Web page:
A Beautiful Year for Spring Bulbs

Maybe it’s because it has not warmed up too fast, or we had moisture at the right times (though parts of Minnesota are technically in a drought), 2015 has been a good year for bulbs in my garden.

Mixed crocus

Over the past couple of years, I’ve planted more bulbs in the fall for spring bloom, including lots of crocus*, Siberian squill in the yard and garden beds, new big daffodils*, more tulips and cute, little Chiondoxa (glory of the snow). For later bloom, I have two kinds of allium as well. So far, the early spring bulbs are blooing except the tulips, which will be colorful until mid-May or beyond.

First tulips in bloom.
First tulips in bloom.

Bulbs brighten up the early spring landscape and are a great addition to northern gardens. Since we often aren’t sure when spring will occur in Minnesota or how long it will last, bulbs guarantee a bit of color before that explosion of spring flowering trees and early perennials that occurs in May.

glory of the snow
Glory of the Snow

They are easy to plant and take care of, too. In early October, I dig a big hole to place large groups of bulbs. The larger groups have more impact in the landscape and placing them in one hole is easier than digging individual holes for each bulb. I give them a little fertilizer, but otherwise just leave them alone and wait for spring. I’ve been fortunate that the many critters we have around our house have not gone after my bulbs. My neighbors have had that happen and switched to mostly daffodils, which for some reason the little monsters don’t like.

How are your bulbs looking this year?

I’m pretty sure these were test plants sent to me at no charge from Longfield Gardens. (I lost the paperwork between October and now.) The bulbs are fantastic.

First Bloom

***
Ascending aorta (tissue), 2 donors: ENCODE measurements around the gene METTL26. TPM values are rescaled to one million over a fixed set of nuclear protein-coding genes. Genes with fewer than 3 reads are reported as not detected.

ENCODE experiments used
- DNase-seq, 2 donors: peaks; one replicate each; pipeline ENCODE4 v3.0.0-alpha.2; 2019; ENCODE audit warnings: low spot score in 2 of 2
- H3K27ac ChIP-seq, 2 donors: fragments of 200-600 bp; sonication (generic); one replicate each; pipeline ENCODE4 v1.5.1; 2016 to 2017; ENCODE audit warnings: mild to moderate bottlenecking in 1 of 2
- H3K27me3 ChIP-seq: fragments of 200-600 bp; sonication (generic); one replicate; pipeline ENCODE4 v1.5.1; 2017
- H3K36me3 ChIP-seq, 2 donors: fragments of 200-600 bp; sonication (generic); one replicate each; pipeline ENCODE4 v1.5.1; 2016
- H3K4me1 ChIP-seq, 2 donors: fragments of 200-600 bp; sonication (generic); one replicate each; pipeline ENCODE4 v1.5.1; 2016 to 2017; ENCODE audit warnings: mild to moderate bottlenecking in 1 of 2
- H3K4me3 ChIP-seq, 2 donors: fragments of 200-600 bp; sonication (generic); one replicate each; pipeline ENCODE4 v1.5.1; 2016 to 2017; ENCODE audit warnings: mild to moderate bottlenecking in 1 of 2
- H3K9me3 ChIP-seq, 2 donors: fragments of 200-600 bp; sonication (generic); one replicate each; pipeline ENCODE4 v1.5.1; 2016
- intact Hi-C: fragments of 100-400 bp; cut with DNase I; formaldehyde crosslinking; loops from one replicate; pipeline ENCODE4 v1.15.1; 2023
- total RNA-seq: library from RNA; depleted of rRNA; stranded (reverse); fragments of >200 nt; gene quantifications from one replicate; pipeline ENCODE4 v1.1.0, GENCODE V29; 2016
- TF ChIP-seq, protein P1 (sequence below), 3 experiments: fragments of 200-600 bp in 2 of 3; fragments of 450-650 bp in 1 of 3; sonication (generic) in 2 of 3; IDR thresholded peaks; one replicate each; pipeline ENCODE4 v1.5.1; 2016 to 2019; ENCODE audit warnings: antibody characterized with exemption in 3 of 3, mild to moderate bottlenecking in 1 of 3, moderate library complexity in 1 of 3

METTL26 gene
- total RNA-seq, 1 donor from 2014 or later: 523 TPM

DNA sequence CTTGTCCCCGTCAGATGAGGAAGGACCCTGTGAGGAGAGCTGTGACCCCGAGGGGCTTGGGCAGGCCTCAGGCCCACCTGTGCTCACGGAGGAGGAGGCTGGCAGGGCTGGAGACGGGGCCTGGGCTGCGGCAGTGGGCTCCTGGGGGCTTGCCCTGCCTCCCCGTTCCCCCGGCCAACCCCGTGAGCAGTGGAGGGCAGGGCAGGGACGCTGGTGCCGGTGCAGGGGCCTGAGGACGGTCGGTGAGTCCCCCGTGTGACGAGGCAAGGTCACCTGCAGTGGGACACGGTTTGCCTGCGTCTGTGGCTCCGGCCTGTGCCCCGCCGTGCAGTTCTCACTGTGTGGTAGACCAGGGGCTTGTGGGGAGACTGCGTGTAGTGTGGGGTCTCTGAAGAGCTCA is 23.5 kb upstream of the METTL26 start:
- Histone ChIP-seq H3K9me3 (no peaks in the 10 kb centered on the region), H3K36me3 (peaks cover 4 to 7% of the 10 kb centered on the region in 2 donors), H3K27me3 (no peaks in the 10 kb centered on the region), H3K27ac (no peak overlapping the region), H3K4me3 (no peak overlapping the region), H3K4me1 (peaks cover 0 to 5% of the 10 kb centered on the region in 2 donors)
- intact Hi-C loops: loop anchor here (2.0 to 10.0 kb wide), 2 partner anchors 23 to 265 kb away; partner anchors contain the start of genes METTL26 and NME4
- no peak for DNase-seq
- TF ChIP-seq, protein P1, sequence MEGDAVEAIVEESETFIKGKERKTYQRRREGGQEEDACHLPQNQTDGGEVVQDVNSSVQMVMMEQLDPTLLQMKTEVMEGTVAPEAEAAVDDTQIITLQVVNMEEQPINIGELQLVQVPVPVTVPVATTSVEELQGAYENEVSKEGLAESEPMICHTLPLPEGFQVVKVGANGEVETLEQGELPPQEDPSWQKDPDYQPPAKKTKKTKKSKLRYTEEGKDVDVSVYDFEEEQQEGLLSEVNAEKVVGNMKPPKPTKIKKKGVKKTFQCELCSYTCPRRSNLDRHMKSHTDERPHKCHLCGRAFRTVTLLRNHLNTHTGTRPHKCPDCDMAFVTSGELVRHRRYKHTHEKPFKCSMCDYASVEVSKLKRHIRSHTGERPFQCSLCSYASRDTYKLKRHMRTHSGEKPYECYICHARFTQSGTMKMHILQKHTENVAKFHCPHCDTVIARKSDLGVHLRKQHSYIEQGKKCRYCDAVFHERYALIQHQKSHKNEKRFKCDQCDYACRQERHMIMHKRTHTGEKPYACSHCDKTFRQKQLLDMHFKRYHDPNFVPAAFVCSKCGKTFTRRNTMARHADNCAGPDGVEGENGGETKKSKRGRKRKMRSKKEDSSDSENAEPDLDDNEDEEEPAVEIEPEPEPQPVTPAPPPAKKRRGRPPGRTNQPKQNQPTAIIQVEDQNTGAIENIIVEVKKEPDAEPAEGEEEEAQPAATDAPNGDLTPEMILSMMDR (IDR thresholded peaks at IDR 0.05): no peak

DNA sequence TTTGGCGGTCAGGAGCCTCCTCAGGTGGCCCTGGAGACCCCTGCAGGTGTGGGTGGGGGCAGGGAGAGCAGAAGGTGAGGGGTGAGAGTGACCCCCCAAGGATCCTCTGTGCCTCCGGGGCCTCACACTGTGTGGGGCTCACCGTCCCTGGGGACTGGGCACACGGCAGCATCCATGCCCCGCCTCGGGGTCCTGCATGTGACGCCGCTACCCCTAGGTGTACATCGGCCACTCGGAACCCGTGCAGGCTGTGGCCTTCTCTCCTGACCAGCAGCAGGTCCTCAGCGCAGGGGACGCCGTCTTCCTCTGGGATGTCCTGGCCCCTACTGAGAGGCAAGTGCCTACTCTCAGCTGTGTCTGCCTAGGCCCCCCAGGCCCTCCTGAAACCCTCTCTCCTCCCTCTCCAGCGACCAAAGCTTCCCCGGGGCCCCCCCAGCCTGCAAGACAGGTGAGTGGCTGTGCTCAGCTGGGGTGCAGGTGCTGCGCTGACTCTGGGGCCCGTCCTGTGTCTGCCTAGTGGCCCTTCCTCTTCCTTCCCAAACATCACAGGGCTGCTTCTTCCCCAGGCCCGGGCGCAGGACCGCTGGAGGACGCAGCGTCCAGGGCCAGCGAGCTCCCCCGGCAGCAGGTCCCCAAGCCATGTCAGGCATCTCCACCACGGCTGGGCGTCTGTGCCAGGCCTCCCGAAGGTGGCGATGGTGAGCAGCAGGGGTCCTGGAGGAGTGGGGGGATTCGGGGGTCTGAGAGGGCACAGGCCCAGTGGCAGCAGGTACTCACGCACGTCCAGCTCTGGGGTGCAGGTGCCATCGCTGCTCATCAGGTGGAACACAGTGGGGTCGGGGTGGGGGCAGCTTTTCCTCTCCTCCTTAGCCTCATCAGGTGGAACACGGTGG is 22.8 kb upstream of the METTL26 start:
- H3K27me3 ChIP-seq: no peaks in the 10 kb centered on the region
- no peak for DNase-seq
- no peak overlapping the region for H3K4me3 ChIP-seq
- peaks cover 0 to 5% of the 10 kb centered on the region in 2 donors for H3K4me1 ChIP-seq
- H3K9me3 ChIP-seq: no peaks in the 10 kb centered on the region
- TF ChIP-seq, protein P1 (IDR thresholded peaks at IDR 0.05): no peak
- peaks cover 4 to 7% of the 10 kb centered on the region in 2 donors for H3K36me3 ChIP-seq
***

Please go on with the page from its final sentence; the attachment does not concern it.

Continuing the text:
Iris reticulata bloom
Iris reticulata blooms amid the spent foliage of a dusty miller plant.

The seasons are changing rapidly here — and, in true Minnesota style, changing back. We went from mid-60s much of last week to mid-30s today. Sunday I spotted the first bloom in our front yard. It is an Iris reticulata, an early blooming bulb that usually comes up about the same time as crocuses. (The timing is right on. My neighbor’s crocuses are also blooming.) It’s one of those plants I have no recollection of planting — so each year, it’s a pleasant surprise. I love the deep purple color and the little polka dots on the bloom. What’s blooming in your garden this chilly day?

Another Bulb in Bloom

Iris reticulata in bloom
Iris reticulata is one of the earliest bulbs to bloom in northern gardens.

These sweet little Iris reticulata are the second bulb to bloom in my yard this year. They surprised me a couple of days ago because — as has happened before — I forgot I planted them. Like the squill that are also blooming, the plants are small (the iris flowers are disproportionately large) and you have to be standing close to them to notice them at all. For the photo, I was crouched way down on the sidewalk. The crocus I planted last fall have foliage but no blooms yet, though my neighbor who has an impressive bulb display every year has both crocus and diminutive daffodils in bloom. Whatever their size, the blooms are most welcome this time of year. Now, if we could just get some rain…..

Snow Blooms

squill emerging in snow
You can’t keep a spring bloom down for long.

I went outside to take photos of this morning’s short-lived snow fall and what to my wandering eyes should appear but blooms! The squill (Scilla siberica) in my front yard has started blooming. There are not many blooms yet — and they looked a little chilly this morning, but I’m not complaining. My neighbor’s crocus are also in bloom. So, perhaps spring is creeping up on usĀ  even though temperatures are predicted to be well below normal this week.

Allium and Plant Architecture

purple flower about to bloom
About to open

The ‘Purple Sensation’ allium has such interesting architecture. Each little blossom in the bulb seems to be held on a stick, radiating from the flower’s center. Each blossom is a tiny daisy, and watching them emerge in mid-spring is a joy. They start out as tight little balls.

allium about to bloom
Getting closer

Then as the bloom opens more fully you can see the tiny flowers.

purple sensation allium
A fully open ‘Purple Sensation’ allium

Then, voila, the plant is fully open, a round ball of purple standing tall in the garden.

The intricacy of plants continues to leave me in awe.